Press Digest: Does Kerry visit mark a ‘new season’ in U.S.-Russia relations?

U.S. Secretary of State John Kerry meets Russian Foreign Minister Sergei Lavrov in Sochi, on May 12. Source: Reuters

U.S. Secretary of State John Kerry meets Russian Foreign Minister Sergei Lavrov in Sochi, on May 12. Source: Reuters

RBTH presents a selection of views from leading Russian media on international events, featuring analysis of U.S. Secretary of State John Kerry's first visit to Russia in two years and the significance of the Conservatives’ election victory in the UK for Britain’s relationship with the EU, as well as a report on the first-round results of the presidential elections in Poland.

John Kerry visits Sochi for meetings with Lavrov and Putin

"A new season begins in relations between the U.S. and Russia," the business daily Kommersant writes as U.S. Secretary of State John Kerry arrived in Russia for the first time in two years on May 12. During his visit to Sochi, Kerry will discuss bilateral relations and pressing regional issues with Russian Foreign Minister Sergei Lavrov and President Vladimir Putin – primarily Ukraine, Iran and Syria.

The visit of Kerry takes place two days after German Chancellor Angela Merkel’s visit to Moscow. Merkel is setting the tone in the relations between Russia and the EU, which indicates the growing desire of the West to find a new formula for relations with Moscow regardless of fundamental differences over Ukraine, the newspaper writes.

"Secretary Kerry's trip to Sochi indicates the Obama administration's growing desire to unblock cooperation with Moscow in areas that meet the national interests of the United States," said Yury Rogulev, director of the Moscow State University's Franklin D. Roosevelt Center for U.S. Studies, in an interview with Kommersant.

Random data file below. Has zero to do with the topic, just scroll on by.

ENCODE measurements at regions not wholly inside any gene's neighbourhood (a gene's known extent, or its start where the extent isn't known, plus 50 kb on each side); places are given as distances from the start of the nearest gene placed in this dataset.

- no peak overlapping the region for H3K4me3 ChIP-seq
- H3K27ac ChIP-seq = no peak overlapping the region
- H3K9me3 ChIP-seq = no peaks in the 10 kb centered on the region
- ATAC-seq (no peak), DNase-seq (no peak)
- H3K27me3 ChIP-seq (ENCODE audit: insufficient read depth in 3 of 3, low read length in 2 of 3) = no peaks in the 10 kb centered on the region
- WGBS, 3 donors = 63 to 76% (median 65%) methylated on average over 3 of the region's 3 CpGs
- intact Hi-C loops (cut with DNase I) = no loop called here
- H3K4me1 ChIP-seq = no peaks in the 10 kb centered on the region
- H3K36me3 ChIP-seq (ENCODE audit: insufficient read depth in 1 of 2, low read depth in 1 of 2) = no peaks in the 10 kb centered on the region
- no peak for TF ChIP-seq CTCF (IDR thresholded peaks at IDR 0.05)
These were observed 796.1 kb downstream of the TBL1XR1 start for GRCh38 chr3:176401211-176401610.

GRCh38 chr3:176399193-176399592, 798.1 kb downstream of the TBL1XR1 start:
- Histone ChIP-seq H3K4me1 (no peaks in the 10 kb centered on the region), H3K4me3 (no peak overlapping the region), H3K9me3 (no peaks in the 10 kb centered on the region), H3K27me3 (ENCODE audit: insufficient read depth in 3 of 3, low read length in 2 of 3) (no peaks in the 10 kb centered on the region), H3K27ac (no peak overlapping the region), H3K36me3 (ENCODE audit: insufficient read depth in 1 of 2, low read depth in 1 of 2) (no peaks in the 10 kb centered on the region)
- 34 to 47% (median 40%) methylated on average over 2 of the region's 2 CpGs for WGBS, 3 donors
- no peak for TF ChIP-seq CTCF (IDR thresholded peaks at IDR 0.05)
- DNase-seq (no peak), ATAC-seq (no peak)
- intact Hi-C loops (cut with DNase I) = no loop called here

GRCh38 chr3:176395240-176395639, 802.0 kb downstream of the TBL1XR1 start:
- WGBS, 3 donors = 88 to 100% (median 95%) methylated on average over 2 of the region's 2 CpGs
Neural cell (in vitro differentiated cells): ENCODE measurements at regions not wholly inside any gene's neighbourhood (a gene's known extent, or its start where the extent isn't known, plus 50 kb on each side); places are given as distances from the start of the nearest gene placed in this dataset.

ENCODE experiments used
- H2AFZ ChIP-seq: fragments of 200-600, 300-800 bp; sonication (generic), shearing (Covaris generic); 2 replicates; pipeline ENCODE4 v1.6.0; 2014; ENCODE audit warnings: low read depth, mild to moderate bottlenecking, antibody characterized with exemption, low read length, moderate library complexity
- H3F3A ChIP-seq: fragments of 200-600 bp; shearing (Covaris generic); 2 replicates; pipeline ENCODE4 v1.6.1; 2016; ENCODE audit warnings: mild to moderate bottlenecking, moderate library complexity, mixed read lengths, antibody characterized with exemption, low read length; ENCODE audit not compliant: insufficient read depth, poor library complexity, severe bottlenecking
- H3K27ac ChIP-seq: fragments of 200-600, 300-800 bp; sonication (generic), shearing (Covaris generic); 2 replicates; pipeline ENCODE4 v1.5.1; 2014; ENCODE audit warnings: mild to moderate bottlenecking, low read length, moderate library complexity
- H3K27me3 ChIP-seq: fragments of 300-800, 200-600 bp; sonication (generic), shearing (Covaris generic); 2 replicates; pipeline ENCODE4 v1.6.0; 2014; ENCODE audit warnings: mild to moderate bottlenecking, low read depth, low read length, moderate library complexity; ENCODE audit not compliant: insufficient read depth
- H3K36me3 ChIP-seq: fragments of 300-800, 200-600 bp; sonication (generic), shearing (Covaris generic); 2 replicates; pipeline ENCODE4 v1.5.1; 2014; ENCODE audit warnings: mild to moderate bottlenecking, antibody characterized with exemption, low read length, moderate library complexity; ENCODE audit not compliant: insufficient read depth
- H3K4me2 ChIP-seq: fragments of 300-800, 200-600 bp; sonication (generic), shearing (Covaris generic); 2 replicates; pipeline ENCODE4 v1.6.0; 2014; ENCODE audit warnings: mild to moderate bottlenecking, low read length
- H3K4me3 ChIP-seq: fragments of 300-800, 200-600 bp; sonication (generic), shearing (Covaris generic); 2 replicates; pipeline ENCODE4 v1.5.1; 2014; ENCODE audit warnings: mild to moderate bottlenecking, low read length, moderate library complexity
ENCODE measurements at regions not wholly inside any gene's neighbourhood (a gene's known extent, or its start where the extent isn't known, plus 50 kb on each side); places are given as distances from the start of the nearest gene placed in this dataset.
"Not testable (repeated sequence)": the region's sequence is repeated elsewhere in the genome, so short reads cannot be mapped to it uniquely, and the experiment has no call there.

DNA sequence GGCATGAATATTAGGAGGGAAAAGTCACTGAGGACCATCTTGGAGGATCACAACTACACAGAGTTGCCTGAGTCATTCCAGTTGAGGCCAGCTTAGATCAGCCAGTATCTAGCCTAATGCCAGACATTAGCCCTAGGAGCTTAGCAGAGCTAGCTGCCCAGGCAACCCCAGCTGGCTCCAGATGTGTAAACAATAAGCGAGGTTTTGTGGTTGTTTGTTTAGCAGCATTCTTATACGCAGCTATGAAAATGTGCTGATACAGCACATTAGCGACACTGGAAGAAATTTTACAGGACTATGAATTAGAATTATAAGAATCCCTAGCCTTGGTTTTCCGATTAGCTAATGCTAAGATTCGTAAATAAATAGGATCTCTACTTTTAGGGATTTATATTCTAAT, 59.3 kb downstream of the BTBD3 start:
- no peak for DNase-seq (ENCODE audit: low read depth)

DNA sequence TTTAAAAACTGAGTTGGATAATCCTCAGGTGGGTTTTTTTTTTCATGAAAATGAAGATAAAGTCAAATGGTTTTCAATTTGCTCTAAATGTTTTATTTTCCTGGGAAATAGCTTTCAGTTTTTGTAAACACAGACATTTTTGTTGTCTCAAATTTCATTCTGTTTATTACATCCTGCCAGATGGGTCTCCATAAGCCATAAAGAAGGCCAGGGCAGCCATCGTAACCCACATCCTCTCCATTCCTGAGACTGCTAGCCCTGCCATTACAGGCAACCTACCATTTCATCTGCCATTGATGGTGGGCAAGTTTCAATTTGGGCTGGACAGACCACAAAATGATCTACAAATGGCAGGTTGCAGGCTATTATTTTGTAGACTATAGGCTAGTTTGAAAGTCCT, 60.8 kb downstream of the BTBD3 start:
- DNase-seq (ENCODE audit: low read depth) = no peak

According to Rogulev, the Obama administration had been putting strong pressure on Europe in recent months in an attempt to force it to follow the policy of sanctions against Moscow. But now it is attempting to balance this policy by means of diplomacy, realizing that pressure has its limits and taking into account the growing skepticism in Europe about the use of further sanctions.


President Komorowski loses first round of elections in Poland

The first round of presidential elections in Poland ended unexpectedly, online newspaper reports; according to exit polls, opposition candidate Andrzej Duda, who proposed sending Polish troops to the Donbass region of eastern Ukraine during his campaign, is in the lead. President Bronislaw Komorowski, who had been expected to win a landslide victory, came second, but made the runoff.

Meanwhile, those politicians who expressed solidarity with Moscow won a total of less than seven percent of the votes; Magdalena Ogórek, the social democratic party SLD (Democratic Left Alliance) candidate who stood out among the pro-Russian candidates, took a little less than two and a half percent in the end, writes the newspaper.

Yury Kvashnin, a senior researcher for the Institute of World Economy and International Relations at the Russian Academy of Sciences, told that Komorowski was "not the worst option" for Russia.

"In Russia, there is a perception that Komorowski is an anti-Russian politician," he said. "However, it should be understood that for the Polish political elite, which is in principle, with few exceptions, anti-Russian, he is quite a moderate figure."

Speaking about the prospects for Russian-Polish relations, Kvashnin said that "everything will depend to a very large degree on the development of the crisis in Ukraine."


Conservative victory means UK will decide on EU membership by 2017

The weekly business magazine Expert writes that the convincing victory of the Conservative Party and its leader David Cameron in the UK parliamentary elections has given everyone cause to think again about the country’s European prospects. In the next two years, before 2017, the UK intends to renegotiate the country's terms of EU membership and hold a referendum on staying or leaving the EU.

Expert writes that the exit of the United Kingdom from the European Union would not be in Cameron’s interests, since – as has been noted by Italian foreign minister Paolo Gentiloni – “Great Britain's departure from the EU would be a disaster, above all for Great Britain itself.”

Some Russian political analysts believe that David Cameron’s goal of decentralizing the EU is to Russia’s benefit since it will reduce the impact of the anti-Russian “Brussels bureaucracy” and allow the Kremlin to negotiate directly with countries sympathetic to Moscow.

But there is yet another point of view – that a political crisis and the “decentralization” of the EU are not in Russia's interests, at the very least since that would take the Baltic States and Poland out of the control of Brussels, strengthening anti-Russian sentiment in these countries, Expert concludes.


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